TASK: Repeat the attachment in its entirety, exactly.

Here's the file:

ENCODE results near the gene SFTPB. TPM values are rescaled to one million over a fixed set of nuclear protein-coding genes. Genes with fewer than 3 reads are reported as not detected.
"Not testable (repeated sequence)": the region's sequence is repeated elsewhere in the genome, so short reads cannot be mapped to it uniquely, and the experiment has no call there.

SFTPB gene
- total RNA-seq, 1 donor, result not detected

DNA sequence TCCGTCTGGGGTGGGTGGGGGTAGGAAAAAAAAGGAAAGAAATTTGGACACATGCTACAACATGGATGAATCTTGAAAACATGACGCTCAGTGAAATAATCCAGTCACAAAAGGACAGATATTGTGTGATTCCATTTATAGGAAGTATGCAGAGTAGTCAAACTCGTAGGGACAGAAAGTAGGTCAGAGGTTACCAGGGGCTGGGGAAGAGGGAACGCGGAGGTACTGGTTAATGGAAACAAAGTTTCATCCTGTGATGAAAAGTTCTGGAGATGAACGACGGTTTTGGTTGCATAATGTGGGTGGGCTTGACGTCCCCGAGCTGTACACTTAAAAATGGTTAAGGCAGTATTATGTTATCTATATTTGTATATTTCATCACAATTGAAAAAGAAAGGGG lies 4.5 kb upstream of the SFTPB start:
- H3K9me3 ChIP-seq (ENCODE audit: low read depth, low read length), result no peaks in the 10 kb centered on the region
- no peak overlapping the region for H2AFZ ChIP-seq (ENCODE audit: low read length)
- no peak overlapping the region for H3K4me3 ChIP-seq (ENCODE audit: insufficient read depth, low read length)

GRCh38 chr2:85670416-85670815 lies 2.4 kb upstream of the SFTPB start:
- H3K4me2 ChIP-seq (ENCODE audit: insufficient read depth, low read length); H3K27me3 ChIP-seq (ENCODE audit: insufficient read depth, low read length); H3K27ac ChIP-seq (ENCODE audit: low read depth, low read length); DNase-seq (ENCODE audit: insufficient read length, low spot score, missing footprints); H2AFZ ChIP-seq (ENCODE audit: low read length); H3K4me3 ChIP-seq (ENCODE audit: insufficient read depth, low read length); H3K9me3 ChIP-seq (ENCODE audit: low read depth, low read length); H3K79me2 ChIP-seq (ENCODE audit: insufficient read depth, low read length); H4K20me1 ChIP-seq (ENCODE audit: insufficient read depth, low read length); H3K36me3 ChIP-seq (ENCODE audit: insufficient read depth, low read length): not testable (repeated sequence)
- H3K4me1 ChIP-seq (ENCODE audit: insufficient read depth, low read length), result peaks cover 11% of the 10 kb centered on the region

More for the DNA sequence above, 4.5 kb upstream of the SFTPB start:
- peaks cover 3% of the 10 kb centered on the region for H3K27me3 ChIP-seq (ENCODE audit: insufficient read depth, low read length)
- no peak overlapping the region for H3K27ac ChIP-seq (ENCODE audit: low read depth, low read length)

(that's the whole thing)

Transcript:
ENCODE results near the gene SFTPB. TPM values are rescaled to one million over a fixed set of nuclear protein-coding genes. Genes with fewer than 3 reads are reported as not detected.
"Not testable (repeated sequence)": the region's sequence is repeated elsewhere in the genome, so short reads cannot be mapped to it uniquely, and the experiment has no call there.

SFTPB gene
- total RNA-seq, 1 donor, result not detected

DNA sequence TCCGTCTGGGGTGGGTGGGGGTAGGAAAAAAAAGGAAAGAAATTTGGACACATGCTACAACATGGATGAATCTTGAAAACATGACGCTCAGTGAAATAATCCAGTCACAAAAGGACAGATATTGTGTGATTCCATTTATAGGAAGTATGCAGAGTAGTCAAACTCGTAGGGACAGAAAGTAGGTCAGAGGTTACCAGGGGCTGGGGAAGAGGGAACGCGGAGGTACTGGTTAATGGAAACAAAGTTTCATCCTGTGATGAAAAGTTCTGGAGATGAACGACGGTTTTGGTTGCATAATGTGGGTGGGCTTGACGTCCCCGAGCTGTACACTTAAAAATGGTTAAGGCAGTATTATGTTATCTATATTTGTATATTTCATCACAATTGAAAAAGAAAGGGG lies 4.5 kb upstream of the SFTPB start:
- H3K9me3 ChIP-seq (ENCODE audit: low read depth, low read length), result no peaks in the 10 kb centered on the region
- no peak overlapping the region for H2AFZ ChIP-seq (ENCODE audit: low read length)
- no peak overlapping the region for H3K4me3 ChIP-seq (ENCODE audit: insufficient read depth, low read length)

GRCh38 chr2:85670416-85670815 lies 2.4 kb upstream of the SFTPB start:
- H3K4me2 ChIP-seq (ENCODE audit: insufficient read depth, low read length); H3K27me3 ChIP-seq (ENCODE audit: insufficient read depth, low read length); H3K27ac ChIP-seq (ENCODE audit: low read depth, low read length); DNase-seq (ENCODE audit: insufficient read length, low spot score, missing footprints); H2AFZ ChIP-seq (ENCODE audit: low read length); H3K4me3 ChIP-seq (ENCODE audit: insufficient read depth, low read length); H3K9me3 ChIP-seq (ENCODE audit: low read depth, low read length); H3K79me2 ChIP-seq (ENCODE audit: insufficient read depth, low read length); H4K20me1 ChIP-seq (ENCODE audit: insufficient read depth, low read length); H3K36me3 ChIP-seq (ENCODE audit: insufficient read depth, low read length): not testable (repeated sequence)
- H3K4me1 ChIP-seq (ENCODE audit: insufficient read depth, low read length), result peaks cover 11% of the 10 kb centered on the region

More for the DNA sequence above, 4.5 kb upstream of the SFTPB start:
- peaks cover 3% of the 10 kb centered on the region for H3K27me3 ChIP-seq (ENCODE audit: insufficient read depth, low read length)
- no peak overlapping the region for H3K27ac ChIP-seq (ENCODE audit: low read depth, low read length)